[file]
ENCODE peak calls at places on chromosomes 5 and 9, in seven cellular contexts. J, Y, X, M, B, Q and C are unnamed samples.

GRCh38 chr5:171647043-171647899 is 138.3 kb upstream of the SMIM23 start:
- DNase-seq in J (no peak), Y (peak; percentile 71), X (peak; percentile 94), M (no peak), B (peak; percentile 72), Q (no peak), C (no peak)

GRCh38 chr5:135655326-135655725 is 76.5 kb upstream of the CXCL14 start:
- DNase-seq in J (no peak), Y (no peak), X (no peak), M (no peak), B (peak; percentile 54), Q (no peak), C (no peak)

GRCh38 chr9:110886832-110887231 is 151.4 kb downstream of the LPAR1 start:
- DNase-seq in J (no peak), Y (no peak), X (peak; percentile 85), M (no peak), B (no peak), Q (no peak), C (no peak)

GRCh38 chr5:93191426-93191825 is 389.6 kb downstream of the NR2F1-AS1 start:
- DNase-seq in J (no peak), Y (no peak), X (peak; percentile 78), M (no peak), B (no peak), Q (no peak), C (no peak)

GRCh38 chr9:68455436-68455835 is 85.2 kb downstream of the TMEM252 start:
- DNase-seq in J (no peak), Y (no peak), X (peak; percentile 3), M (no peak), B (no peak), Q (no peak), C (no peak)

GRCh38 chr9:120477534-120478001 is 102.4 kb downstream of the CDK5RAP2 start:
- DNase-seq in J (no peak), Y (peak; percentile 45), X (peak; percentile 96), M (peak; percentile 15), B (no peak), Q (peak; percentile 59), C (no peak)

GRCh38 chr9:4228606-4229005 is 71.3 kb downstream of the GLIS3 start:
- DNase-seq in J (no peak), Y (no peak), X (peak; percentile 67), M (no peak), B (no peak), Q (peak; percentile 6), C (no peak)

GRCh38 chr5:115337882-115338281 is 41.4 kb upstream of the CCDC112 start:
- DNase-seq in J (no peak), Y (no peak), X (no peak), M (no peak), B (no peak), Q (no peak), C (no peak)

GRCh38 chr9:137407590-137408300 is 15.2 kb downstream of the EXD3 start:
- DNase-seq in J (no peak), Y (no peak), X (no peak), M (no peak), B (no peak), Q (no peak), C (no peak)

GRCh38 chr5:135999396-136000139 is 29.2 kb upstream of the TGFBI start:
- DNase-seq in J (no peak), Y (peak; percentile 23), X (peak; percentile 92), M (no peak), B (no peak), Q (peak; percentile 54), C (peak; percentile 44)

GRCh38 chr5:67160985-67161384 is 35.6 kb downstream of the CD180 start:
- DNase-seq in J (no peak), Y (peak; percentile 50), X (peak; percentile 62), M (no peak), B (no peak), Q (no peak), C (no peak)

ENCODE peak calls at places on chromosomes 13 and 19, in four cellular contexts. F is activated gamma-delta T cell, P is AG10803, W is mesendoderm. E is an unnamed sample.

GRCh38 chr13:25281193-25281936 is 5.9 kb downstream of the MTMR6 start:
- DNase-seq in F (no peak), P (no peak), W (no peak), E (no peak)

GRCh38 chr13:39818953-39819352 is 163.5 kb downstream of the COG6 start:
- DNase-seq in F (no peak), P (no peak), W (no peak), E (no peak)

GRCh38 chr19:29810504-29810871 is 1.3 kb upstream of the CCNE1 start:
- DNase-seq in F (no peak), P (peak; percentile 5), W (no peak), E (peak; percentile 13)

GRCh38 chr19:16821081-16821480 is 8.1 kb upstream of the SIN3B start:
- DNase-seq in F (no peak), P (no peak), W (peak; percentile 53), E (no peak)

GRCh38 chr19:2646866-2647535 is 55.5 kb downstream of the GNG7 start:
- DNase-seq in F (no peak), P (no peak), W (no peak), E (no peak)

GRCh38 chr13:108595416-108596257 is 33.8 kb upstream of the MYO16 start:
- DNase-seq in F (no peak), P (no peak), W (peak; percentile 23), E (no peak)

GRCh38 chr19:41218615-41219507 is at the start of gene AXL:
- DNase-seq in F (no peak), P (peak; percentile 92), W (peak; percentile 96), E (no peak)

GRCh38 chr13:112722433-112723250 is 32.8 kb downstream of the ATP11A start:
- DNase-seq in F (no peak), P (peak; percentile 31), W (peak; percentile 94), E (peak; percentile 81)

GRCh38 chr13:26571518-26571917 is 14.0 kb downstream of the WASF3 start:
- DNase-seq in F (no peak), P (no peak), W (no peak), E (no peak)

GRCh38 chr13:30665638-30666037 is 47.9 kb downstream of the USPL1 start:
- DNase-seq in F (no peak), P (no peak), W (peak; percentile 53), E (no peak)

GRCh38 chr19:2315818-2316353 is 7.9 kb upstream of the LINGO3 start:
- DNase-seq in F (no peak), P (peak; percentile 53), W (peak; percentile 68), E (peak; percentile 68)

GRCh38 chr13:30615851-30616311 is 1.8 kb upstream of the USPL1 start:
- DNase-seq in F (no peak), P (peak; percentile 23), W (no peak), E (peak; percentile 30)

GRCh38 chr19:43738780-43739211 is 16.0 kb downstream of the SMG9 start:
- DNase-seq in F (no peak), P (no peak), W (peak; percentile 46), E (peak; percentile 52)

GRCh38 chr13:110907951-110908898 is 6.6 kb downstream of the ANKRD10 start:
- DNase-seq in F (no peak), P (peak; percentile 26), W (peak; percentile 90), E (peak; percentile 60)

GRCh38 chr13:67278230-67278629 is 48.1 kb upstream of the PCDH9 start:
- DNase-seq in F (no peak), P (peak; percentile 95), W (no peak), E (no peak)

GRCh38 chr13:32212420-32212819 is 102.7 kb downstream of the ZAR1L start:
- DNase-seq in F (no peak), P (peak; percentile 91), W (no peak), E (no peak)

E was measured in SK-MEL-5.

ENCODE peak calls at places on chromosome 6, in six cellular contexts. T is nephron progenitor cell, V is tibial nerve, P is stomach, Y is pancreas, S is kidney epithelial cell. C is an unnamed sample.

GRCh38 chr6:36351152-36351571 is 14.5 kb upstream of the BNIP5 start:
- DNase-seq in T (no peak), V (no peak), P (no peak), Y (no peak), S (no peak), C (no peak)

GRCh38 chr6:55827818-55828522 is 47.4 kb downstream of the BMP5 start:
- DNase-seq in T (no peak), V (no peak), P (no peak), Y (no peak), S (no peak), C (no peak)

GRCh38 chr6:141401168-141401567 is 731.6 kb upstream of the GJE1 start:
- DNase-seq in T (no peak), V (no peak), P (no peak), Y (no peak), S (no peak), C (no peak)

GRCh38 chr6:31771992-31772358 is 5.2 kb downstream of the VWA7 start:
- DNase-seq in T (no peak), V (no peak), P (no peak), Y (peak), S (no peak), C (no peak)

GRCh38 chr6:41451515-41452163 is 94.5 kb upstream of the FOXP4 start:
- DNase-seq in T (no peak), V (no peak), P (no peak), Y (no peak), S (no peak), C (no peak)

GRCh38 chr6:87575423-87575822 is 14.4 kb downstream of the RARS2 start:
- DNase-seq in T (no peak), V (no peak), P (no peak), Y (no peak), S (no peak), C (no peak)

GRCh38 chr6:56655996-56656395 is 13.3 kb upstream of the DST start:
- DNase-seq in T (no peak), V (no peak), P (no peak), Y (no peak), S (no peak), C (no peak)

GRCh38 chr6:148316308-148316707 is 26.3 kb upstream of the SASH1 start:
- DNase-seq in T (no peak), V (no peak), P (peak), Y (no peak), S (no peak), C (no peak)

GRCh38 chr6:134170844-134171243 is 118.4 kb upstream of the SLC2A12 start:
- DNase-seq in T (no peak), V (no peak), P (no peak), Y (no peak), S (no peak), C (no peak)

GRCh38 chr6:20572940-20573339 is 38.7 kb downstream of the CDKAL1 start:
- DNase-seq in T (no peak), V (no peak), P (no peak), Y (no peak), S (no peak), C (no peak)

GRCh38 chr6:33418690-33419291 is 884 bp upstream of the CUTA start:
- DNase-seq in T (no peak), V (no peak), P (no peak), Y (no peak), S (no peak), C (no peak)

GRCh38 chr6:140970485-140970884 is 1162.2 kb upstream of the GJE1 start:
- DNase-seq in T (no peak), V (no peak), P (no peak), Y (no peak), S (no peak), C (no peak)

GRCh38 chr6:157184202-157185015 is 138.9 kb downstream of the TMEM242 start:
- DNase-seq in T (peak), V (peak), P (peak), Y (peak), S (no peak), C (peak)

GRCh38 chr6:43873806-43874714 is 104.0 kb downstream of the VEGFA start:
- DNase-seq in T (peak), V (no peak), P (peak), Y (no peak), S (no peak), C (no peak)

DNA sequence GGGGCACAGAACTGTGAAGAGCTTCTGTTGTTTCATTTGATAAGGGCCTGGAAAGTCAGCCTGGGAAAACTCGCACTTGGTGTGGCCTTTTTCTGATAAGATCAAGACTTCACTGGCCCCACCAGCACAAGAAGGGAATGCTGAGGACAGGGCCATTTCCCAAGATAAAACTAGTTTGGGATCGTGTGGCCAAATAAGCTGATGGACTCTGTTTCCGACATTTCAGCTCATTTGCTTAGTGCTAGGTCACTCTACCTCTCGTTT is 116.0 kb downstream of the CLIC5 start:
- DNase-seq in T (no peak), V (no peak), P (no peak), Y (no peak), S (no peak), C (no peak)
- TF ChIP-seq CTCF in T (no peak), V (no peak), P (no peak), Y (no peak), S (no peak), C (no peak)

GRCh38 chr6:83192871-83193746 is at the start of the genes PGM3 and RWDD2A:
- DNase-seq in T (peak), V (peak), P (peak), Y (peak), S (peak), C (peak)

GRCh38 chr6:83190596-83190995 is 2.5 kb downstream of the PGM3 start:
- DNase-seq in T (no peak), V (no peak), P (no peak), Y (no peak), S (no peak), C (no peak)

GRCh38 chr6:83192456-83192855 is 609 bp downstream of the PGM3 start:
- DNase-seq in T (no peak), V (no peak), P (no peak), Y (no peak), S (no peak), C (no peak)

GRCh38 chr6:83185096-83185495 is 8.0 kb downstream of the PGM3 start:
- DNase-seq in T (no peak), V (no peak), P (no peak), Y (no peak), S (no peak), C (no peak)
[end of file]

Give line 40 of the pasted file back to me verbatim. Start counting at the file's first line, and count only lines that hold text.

- DNase-seq in F (no peak), P (peak; percentile 31), W (peak; percentile 94), E (peak; percentile 81)